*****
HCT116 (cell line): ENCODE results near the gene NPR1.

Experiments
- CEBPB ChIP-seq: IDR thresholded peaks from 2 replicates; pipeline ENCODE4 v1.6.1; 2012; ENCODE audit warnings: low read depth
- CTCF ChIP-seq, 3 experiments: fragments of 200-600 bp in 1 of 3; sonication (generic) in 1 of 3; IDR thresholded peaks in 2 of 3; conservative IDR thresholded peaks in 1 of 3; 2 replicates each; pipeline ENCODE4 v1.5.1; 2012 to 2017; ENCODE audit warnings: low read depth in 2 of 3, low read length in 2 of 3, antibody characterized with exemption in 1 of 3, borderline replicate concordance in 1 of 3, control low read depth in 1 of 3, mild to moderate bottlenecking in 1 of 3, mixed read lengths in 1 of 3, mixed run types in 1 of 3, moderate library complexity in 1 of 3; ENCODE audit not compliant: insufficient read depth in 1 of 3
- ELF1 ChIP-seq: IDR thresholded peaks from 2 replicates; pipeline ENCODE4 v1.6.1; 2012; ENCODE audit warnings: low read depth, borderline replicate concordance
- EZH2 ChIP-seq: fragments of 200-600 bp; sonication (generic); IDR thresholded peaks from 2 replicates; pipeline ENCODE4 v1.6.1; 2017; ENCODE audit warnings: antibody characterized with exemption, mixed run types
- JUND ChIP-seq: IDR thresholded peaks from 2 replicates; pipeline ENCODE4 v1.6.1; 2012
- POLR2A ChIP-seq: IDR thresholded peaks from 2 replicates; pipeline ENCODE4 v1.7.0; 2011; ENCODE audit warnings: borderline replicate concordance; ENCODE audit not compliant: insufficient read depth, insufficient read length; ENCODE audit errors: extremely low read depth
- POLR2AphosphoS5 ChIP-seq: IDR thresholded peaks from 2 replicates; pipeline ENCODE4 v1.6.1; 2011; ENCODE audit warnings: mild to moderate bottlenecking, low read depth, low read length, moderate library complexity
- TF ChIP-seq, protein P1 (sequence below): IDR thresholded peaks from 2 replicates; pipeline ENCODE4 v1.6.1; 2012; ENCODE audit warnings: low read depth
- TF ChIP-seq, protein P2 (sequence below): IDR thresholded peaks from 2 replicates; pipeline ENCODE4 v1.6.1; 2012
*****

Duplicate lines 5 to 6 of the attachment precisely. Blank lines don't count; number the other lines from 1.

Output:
- ELF1 ChIP-seq: IDR thresholded peaks from 2 replicates; pipeline ENCODE4 v1.6.1; 2012; ENCODE audit warnings: low read depth, borderline replicate concordance
- EZH2 ChIP-seq: fragments of 200-600 bp; sonication (generic); IDR thresholded peaks from 2 replicates; pipeline ENCODE4 v1.6.1; 2017; ENCODE audit warnings: antibody characterized with exemption, mixed run types